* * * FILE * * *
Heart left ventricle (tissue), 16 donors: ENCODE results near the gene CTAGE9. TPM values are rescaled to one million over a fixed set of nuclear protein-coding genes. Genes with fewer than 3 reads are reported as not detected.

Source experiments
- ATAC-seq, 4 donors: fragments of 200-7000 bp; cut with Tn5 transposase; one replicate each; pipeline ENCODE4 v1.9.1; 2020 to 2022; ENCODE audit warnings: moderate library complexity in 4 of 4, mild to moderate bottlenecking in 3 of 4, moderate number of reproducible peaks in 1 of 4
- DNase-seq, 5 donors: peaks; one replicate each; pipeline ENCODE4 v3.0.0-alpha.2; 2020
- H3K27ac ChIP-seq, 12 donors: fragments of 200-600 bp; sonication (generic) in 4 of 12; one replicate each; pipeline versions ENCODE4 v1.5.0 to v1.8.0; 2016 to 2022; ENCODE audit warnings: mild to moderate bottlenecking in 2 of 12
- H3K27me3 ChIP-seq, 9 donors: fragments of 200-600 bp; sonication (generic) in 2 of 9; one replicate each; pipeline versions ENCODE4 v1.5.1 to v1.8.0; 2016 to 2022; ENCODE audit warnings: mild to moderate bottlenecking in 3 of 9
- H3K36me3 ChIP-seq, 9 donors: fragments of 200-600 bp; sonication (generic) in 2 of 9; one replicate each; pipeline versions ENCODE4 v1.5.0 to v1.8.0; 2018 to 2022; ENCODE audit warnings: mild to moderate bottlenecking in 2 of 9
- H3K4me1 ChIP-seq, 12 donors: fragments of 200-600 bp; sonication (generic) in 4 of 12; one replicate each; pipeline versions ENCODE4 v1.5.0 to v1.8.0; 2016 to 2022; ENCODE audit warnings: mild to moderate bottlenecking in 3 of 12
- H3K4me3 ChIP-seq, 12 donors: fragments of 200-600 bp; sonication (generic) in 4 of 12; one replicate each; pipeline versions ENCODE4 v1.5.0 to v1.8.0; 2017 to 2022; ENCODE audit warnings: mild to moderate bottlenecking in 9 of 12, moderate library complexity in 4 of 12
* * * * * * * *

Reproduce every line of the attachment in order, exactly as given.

Heart left ventricle (tissue), 16 donors: ENCODE results near the gene CTAGE9. TPM values are rescaled to one million over a fixed set of nuclear protein-coding genes. Genes with fewer than 3 reads are reported as not detected.

Source experiments
- ATAC-seq, 4 donors: fragments of 200-7000 bp; cut with Tn5 transposase; one replicate each; pipeline ENCODE4 v1.9.1; 2020 to 2022; ENCODE audit warnings: moderate library complexity in 4 of 4, mild to moderate bottlenecking in 3 of 4, moderate number of reproducible peaks in 1 of 4
- DNase-seq, 5 donors: peaks; one replicate each; pipeline ENCODE4 v3.0.0-alpha.2; 2020
- H3K27ac ChIP-seq, 12 donors: fragments of 200-600 bp; sonication (generic) in 4 of 12; one replicate each; pipeline versions ENCODE4 v1.5.0 to v1.8.0; 2016 to 2022; ENCODE audit warnings: mild to moderate bottlenecking in 2 of 12
- H3K27me3 ChIP-seq, 9 donors: fragments of 200-600 bp; sonication (generic) in 2 of 9; one replicate each; pipeline versions ENCODE4 v1.5.1 to v1.8.0; 2016 to 2022; ENCODE audit warnings: mild to moderate bottlenecking in 3 of 9
- H3K36me3 ChIP-seq, 9 donors: fragments of 200-600 bp; sonication (generic) in 2 of 9; one replicate each; pipeline versions ENCODE4 v1.5.0 to v1.8.0; 2018 to 2022; ENCODE audit warnings: mild to moderate bottlenecking in 2 of 9
- H3K4me1 ChIP-seq, 12 donors: fragments of 200-600 bp; sonication (generic) in 4 of 12; one replicate each; pipeline versions ENCODE4 v1.5.0 to v1.8.0; 2016 to 2022; ENCODE audit warnings: mild to moderate bottlenecking in 3 of 12
- H3K4me3 ChIP-seq, 12 donors: fragments of 200-600 bp; sonication (generic) in 4 of 12; one replicate each; pipeline versions ENCODE4 v1.5.0 to v1.8.0; 2017 to 2022; ENCODE audit warnings: mild to moderate bottlenecking in 9 of 12, moderate library complexity in 4 of 12